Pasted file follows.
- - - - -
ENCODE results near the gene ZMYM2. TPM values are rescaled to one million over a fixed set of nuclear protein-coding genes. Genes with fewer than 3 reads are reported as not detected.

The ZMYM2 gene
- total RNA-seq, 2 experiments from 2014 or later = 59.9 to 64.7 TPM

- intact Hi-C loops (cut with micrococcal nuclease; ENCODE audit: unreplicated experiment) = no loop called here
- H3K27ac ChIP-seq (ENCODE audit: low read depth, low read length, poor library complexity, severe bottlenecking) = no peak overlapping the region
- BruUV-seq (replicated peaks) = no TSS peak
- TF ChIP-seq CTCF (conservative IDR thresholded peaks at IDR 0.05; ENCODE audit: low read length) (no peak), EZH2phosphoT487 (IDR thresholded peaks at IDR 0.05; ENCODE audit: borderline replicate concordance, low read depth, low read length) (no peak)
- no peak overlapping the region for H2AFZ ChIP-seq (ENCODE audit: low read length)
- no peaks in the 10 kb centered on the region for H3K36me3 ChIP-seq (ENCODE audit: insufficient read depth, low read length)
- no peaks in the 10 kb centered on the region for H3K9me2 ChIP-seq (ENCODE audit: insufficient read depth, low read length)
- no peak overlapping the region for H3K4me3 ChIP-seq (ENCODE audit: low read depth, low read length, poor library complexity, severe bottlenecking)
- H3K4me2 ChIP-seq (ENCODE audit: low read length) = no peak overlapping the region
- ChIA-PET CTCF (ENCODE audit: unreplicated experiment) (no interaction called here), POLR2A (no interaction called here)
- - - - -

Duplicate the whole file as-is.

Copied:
ENCODE results near the gene ZMYM2. TPM values are rescaled to one million over a fixed set of nuclear protein-coding genes. Genes with fewer than 3 reads are reported as not detected.

The ZMYM2 gene
- total RNA-seq, 2 experiments from 2014 or later = 59.9 to 64.7 TPM

- intact Hi-C loops (cut with micrococcal nuclease; ENCODE audit: unreplicated experiment) = no loop called here
- H3K27ac ChIP-seq (ENCODE audit: low read depth, low read length, poor library complexity, severe bottlenecking) = no peak overlapping the region
- BruUV-seq (replicated peaks) = no TSS peak
- TF ChIP-seq CTCF (conservative IDR thresholded peaks at IDR 0.05; ENCODE audit: low read length) (no peak), EZH2phosphoT487 (IDR thresholded peaks at IDR 0.05; ENCODE audit: borderline replicate concordance, low read depth, low read length) (no peak)
- no peak overlapping the region for H2AFZ ChIP-seq (ENCODE audit: low read length)
- no peaks in the 10 kb centered on the region for H3K36me3 ChIP-seq (ENCODE audit: insufficient read depth, low read length)
- no peaks in the 10 kb centered on the region for H3K9me2 ChIP-seq (ENCODE audit: insufficient read depth, low read length)
- no peak overlapping the region for H3K4me3 ChIP-seq (ENCODE audit: low read depth, low read length, poor library complexity, severe bottlenecking)
- H3K4me2 ChIP-seq (ENCODE audit: low read length) = no peak overlapping the region
- ChIA-PET CTCF (ENCODE audit: unreplicated experiment) (no interaction called here), POLR2A (no interaction called here)